King tells how Michelangelo Buonarroti, known as a sculptor not as a painter, spent four years painting the ceiling of the newly restored Sistine Chapel for Pope Julius II while power politics and personal rivalries swirled around him. He was 33 when he was summoned back to Rome, from which he had fled vowing never to return. Annotation ©2004 Book News, Inc., Portland, OR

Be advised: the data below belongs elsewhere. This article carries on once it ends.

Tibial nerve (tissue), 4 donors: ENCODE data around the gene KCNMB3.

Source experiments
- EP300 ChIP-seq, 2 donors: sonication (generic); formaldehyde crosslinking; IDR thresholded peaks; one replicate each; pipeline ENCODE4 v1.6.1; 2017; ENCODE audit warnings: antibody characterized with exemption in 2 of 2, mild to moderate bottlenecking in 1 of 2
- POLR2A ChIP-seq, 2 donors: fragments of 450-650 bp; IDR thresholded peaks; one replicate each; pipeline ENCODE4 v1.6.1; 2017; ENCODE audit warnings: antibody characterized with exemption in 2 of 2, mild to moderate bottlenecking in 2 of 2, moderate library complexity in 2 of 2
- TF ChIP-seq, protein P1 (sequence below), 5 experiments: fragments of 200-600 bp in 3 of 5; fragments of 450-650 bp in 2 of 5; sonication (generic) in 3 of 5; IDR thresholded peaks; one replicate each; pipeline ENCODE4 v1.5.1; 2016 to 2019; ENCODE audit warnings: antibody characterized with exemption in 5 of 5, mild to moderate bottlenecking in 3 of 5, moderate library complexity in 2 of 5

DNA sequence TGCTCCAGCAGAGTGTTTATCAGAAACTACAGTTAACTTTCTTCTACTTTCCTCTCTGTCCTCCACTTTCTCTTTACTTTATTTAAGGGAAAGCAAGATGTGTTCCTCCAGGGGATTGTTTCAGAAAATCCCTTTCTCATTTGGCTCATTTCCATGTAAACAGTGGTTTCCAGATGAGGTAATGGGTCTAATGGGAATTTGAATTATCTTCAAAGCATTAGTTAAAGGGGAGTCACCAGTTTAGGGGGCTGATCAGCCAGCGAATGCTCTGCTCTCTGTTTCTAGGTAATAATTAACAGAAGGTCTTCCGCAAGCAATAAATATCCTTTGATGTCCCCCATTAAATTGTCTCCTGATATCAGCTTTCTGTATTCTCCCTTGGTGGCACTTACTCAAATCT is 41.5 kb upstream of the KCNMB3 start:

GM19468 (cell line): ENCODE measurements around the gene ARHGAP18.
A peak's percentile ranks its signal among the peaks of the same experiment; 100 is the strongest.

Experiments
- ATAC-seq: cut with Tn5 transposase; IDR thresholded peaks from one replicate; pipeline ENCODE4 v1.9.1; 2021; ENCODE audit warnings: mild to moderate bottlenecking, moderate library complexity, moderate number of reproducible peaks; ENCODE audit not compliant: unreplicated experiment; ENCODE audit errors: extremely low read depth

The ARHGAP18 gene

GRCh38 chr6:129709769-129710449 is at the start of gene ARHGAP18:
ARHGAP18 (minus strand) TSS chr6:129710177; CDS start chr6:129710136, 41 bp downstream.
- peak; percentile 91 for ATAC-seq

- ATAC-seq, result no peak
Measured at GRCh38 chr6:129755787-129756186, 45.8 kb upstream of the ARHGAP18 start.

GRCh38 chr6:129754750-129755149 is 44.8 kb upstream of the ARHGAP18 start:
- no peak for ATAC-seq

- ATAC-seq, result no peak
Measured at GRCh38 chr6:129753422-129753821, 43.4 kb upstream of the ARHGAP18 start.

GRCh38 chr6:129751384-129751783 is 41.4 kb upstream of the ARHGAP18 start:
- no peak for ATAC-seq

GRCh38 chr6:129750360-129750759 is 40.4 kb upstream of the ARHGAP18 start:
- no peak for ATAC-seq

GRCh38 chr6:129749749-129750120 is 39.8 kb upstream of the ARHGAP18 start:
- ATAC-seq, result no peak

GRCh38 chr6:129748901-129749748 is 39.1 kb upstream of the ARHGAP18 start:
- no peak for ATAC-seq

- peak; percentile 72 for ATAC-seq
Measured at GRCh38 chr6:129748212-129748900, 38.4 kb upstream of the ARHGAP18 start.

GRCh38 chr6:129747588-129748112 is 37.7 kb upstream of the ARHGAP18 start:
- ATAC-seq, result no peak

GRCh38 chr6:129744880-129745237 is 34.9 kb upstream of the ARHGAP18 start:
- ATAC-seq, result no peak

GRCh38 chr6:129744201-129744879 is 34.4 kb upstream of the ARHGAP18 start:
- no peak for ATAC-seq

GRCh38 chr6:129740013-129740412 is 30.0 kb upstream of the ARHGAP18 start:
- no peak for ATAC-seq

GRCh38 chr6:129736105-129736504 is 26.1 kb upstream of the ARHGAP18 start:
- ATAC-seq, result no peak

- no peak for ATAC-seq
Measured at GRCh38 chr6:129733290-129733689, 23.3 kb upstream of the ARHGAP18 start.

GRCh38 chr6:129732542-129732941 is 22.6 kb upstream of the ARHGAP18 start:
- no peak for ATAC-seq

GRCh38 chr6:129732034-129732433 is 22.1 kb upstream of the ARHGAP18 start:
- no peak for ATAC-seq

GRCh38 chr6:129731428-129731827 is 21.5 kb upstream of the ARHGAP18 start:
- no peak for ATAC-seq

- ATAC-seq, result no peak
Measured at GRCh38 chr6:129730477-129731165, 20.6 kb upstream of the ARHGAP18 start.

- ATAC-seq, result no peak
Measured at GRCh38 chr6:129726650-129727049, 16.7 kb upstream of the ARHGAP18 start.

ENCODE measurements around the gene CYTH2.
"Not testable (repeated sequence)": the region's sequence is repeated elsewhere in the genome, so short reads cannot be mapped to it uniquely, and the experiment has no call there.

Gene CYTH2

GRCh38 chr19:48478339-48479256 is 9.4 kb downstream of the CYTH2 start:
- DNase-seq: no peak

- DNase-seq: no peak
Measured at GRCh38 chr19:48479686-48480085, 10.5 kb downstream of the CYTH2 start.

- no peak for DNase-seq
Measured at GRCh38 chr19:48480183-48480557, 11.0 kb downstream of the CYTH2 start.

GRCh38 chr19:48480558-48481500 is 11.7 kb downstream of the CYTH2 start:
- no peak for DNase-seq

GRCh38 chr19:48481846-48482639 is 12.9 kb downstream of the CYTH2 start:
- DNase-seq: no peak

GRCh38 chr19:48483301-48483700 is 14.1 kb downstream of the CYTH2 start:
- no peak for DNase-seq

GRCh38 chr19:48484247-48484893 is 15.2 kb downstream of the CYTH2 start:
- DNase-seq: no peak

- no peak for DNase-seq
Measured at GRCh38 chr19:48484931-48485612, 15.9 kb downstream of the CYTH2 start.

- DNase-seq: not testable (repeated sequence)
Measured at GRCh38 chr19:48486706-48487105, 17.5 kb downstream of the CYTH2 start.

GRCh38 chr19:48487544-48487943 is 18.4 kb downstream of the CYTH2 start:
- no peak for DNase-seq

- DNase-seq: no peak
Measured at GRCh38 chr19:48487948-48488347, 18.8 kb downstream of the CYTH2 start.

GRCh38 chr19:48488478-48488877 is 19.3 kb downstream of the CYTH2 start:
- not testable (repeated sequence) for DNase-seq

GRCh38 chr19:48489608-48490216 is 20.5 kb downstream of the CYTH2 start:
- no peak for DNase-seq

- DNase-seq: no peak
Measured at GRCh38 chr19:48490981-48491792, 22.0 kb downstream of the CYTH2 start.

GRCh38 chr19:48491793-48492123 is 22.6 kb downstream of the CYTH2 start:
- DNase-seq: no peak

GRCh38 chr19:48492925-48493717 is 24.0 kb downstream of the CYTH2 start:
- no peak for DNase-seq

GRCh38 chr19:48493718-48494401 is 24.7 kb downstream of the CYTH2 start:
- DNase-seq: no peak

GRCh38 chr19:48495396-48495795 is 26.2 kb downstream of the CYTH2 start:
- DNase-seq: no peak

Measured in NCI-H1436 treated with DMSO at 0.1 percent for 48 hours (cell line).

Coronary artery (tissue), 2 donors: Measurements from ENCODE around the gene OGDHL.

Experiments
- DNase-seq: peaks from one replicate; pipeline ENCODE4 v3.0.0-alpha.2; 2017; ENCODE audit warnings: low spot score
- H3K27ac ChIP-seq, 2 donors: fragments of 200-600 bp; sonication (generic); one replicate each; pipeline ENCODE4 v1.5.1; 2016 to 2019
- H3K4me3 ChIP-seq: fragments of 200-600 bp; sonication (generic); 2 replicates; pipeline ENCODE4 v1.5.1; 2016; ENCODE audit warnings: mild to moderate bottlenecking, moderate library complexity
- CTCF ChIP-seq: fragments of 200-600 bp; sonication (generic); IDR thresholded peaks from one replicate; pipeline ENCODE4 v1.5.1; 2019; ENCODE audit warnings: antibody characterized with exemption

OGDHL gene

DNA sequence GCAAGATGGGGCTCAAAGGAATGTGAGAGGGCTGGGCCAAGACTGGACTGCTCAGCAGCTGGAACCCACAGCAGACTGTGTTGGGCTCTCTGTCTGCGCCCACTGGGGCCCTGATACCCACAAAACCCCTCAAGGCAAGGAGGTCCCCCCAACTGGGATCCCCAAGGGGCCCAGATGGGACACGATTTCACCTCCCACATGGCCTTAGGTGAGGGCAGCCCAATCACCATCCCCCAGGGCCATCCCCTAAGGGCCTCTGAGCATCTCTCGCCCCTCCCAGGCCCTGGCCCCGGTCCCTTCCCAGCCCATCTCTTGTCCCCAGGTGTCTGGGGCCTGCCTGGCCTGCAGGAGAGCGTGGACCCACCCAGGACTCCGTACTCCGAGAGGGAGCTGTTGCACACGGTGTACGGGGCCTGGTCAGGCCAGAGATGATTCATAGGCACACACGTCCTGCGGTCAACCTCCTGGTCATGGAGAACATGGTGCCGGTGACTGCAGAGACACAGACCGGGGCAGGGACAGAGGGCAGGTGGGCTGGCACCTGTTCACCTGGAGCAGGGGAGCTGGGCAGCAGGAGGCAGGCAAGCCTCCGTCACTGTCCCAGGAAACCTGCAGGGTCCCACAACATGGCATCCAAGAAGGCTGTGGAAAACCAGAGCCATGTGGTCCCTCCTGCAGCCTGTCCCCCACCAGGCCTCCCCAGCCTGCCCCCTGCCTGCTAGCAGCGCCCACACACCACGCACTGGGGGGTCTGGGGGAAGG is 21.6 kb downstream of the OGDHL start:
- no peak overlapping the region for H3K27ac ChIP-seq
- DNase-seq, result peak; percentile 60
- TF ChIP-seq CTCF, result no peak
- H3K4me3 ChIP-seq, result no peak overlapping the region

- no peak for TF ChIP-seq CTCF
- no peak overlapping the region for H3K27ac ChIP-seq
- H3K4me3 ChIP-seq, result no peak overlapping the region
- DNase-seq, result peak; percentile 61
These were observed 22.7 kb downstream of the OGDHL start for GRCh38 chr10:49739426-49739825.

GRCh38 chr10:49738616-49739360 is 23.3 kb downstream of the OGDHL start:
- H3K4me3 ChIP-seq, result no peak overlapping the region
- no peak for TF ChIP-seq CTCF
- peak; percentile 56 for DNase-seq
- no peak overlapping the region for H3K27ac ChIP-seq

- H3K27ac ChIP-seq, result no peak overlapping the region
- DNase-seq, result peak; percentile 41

King's historical account of the four years Michelangelo Buonarroti spent frescoing the ceiling of the Sistine Chapel in Rome is splendid, thorough and detailed. But its larger appeal lies in the way King (Brunelleschi's Dome) brings out the story's human elements. Listeners learn of Michelangelo's bitter disappointment when a project he was eagerly looking forward to (the construction of the Pope's tomb) was cancelled and that he had little experience with the art of fresco and was reluctant to take on the Sistine Chapel. King explains the craft of frescoing with involving details: for example, fresco dries quickly, so the artist could work only in small sections, and if a mistake was found after the paint dried, the whole day's work had to be chipped away and redone. Listeners also learn of Michelangelo's financial woes and family problems and the political upheavals of the time. Sklar's narration is perfect for the project. His lively and expressive reading add a realistic edge to a centuries-old tale. He speaks passionately and his accent on the Italian names and phrases is flawless. Simultaneous release with the Walker hardcover (Forecasts, Dec. 9, 2002). (Jan.) Copyright 2003 Reed Business Information.